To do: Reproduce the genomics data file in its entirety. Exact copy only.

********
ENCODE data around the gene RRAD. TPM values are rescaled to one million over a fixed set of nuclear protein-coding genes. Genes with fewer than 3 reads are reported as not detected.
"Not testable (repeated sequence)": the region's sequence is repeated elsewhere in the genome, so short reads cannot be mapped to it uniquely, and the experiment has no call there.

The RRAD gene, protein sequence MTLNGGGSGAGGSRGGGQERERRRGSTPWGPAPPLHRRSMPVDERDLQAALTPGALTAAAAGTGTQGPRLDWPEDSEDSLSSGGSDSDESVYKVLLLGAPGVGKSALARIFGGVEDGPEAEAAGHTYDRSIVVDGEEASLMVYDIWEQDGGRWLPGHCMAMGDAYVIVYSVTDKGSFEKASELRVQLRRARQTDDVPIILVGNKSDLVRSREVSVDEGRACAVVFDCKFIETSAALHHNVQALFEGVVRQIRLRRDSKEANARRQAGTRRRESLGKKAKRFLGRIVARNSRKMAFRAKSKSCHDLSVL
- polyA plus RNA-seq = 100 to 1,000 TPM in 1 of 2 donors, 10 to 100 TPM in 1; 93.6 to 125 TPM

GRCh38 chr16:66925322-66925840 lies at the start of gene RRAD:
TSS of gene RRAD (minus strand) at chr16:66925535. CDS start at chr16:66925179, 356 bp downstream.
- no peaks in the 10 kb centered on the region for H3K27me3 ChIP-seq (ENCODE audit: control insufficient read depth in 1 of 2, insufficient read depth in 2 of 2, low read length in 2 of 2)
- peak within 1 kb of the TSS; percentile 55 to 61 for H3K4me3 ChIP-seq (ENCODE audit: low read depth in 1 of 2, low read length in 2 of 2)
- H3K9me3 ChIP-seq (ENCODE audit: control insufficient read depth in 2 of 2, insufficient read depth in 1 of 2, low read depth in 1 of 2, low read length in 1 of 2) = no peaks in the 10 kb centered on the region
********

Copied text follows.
ENCODE data around the gene RRAD. TPM values are rescaled to one million over a fixed set of nuclear protein-coding genes. Genes with fewer than 3 reads are reported as not detected.
"Not testable (repeated sequence)": the region's sequence is repeated elsewhere in the genome, so short reads cannot be mapped to it uniquely, and the experiment has no call there.

The RRAD gene, protein sequence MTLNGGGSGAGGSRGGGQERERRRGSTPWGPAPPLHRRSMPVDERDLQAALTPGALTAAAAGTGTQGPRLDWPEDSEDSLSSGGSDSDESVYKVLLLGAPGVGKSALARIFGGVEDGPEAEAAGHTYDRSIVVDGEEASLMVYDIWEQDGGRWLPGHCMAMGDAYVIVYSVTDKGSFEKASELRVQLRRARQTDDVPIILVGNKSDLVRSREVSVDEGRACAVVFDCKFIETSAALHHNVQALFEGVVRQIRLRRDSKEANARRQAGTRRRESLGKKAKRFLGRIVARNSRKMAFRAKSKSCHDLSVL
- polyA plus RNA-seq = 100 to 1,000 TPM in 1 of 2 donors, 10 to 100 TPM in 1; 93.6 to 125 TPM

GRCh38 chr16:66925322-66925840 lies at the start of gene RRAD:
TSS of gene RRAD (minus strand) at chr16:66925535. CDS start at chr16:66925179, 356 bp downstream.
- no peaks in the 10 kb centered on the region for H3K27me3 ChIP-seq (ENCODE audit: control insufficient read depth in 1 of 2, insufficient read depth in 2 of 2, low read length in 2 of 2)
- peak within 1 kb of the TSS; percentile 55 to 61 for H3K4me3 ChIP-seq (ENCODE audit: low read depth in 1 of 2, low read length in 2 of 2)
- H3K9me3 ChIP-seq (ENCODE audit: control insufficient read depth in 2 of 2, insufficient read depth in 1 of 2, low read depth in 1 of 2, low read length in 1 of 2) = no peaks in the 10 kb centered on the region